Cast against this backdrop, there are two motions to compel pending for our consideration. First, Landau has moved to compel further responses to interrogatories and requests for production of documents served upon defendants Bumbarger, Cienfuegos and Rogers, three correctional officers at SCI Rockview. These three correctional defendants were deposed by plaintiff's counsel on June 6, 2017. In the course of these depositions, the three defendants acknowledged some social media access and use, but with a few exceptions that are not relevant to this motion denied discussing matters relating to the claims in this lawsuit in any social media. (Docs. 138-1 through 4.) These defendant-deponents also for the most part denied the conduct, statements and activity attributed to them by Landau in his complaint. (Id.)[1] There is another aspect to these depositions which, in hindsight, foreshadows the current dispute between these parties regarding the scope of what is relevant in this litigation. On occasion, the questioning of these witnesses forayed into personal matters which seemed unrelated to the issues of whether these correctional officers knew that Landau was the victim of institutional sexual assault by Zong, and failed to protect him from such assaults.[2]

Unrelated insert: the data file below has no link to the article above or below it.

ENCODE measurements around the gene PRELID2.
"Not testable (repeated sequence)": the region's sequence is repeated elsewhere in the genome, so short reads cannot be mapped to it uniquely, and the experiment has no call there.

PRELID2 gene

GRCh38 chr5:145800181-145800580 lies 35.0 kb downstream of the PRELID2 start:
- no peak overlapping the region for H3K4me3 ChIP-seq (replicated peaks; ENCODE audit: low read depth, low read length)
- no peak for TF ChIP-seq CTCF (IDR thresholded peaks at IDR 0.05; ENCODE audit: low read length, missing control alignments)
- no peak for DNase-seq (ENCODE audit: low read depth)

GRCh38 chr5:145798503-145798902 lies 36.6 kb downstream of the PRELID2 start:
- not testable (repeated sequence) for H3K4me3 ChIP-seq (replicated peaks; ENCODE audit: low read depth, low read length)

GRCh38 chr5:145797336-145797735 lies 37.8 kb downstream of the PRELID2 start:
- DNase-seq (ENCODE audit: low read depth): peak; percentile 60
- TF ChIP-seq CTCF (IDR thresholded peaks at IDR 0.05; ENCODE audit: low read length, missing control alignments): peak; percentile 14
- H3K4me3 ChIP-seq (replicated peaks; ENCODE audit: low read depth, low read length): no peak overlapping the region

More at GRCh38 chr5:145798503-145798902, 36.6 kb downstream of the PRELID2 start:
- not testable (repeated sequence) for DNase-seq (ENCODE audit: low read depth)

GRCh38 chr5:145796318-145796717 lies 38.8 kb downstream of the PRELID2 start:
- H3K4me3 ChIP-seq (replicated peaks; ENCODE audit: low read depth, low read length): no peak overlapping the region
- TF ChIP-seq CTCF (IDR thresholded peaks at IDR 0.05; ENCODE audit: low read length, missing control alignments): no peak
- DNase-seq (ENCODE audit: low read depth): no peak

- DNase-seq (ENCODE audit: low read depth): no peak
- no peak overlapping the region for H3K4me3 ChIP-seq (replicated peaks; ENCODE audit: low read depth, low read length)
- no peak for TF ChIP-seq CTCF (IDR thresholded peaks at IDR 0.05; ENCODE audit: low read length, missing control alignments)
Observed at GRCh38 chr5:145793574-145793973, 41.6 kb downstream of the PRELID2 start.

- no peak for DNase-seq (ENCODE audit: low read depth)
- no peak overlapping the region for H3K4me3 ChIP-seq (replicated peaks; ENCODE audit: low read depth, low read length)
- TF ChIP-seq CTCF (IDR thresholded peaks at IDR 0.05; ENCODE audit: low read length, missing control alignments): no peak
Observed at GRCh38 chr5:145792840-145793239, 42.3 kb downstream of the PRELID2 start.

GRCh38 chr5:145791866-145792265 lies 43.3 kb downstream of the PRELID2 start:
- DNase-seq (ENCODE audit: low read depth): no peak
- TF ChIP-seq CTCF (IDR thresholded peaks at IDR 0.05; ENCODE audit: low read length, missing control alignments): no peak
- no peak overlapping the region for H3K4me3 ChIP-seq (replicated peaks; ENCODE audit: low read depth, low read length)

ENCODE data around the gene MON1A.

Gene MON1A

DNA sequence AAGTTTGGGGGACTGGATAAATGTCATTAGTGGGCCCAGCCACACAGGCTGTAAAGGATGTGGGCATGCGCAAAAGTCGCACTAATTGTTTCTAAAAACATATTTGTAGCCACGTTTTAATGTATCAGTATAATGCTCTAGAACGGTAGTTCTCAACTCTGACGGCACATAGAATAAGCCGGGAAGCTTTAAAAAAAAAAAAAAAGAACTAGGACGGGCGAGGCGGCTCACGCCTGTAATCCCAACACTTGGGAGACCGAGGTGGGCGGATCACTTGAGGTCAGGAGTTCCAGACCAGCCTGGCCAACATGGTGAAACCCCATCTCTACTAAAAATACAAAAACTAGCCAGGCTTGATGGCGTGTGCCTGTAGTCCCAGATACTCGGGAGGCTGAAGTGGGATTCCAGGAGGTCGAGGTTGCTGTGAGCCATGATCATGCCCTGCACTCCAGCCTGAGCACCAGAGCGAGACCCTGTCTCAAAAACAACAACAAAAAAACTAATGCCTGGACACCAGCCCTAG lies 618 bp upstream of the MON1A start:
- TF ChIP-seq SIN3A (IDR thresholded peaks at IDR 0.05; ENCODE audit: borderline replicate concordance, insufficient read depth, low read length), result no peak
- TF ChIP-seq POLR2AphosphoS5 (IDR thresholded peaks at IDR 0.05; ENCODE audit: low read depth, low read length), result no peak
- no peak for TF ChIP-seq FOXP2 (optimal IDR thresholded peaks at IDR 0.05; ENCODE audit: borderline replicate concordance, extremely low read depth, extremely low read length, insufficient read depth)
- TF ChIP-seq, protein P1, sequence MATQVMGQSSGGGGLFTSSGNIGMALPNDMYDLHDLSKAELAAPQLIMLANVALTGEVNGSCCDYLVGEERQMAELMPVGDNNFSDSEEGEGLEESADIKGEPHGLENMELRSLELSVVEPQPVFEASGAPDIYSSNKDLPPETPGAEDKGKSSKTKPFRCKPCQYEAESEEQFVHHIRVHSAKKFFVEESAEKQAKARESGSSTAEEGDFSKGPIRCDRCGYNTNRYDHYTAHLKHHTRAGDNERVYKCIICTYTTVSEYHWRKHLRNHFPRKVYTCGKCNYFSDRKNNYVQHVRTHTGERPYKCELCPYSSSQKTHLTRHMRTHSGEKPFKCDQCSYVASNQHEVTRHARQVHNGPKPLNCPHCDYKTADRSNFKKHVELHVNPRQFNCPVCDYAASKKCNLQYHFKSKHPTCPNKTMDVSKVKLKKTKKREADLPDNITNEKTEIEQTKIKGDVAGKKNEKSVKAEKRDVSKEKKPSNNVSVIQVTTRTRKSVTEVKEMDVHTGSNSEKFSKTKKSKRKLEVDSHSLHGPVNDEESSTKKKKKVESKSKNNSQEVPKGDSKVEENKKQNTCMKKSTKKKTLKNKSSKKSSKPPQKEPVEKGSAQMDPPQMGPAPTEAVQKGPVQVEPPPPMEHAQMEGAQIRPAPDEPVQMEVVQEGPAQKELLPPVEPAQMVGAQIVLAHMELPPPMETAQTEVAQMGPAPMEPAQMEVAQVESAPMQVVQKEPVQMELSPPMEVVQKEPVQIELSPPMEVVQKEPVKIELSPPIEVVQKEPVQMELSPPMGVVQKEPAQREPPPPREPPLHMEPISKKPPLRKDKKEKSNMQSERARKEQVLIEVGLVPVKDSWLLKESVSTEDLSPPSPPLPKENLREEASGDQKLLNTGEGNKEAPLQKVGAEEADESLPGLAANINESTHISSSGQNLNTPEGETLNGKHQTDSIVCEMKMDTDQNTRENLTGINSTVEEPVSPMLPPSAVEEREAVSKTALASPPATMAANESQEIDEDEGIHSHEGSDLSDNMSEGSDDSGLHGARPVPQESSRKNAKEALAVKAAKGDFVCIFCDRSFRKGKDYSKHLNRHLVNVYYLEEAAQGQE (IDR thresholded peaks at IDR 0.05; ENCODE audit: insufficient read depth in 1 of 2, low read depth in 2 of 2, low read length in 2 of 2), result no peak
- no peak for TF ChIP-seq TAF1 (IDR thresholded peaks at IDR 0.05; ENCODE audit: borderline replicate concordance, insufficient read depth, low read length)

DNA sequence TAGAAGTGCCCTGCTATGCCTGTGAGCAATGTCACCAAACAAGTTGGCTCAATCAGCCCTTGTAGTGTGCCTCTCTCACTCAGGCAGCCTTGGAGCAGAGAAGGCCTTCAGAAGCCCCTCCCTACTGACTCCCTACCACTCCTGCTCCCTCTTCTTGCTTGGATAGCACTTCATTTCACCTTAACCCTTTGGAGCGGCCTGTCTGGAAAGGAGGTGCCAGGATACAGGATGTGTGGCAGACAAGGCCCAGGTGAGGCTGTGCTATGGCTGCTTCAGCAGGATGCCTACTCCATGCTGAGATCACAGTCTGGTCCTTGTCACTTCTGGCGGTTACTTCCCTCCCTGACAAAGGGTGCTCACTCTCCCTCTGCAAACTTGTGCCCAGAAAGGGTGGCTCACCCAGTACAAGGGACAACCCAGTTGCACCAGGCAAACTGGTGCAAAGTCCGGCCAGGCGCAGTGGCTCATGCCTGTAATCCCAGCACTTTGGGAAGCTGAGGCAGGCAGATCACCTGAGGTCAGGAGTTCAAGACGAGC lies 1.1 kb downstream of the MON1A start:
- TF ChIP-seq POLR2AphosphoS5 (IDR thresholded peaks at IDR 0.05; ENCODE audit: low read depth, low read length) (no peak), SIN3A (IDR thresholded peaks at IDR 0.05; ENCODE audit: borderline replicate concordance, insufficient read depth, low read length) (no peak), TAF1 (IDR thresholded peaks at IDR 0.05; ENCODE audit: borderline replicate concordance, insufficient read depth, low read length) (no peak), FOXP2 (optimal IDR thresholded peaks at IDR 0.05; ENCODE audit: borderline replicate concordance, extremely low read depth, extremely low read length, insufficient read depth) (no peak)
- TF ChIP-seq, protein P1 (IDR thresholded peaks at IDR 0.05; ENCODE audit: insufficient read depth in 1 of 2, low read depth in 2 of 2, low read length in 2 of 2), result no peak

In the wake of these depositions, Landau issued interrogatories and requests for production of documents to Rogers, Cienfuegos and Bumbarger. These discovery demands were cast broadly in some respects. The interrogatories and requests for production sought an array of information concerning: cell phones, computers and other internet accessible devices possessed by the defendants; phone and internet services providers used by the defendants; as well as social media utilized by the defendants. These discovery demands also sought to have the defendants identify any social media postings or communications referenced in their depositions and communications made during the time period encompassed by the complaint, December 2013 through June 2014, as well as demanding that the witnesses identify and disclose all messages stored on electronic media “that mentions any of the other defendants for the time period from December 1, 2013 to the present.” (Doc. 122-3, 5, 7, 9, 11 and 13.)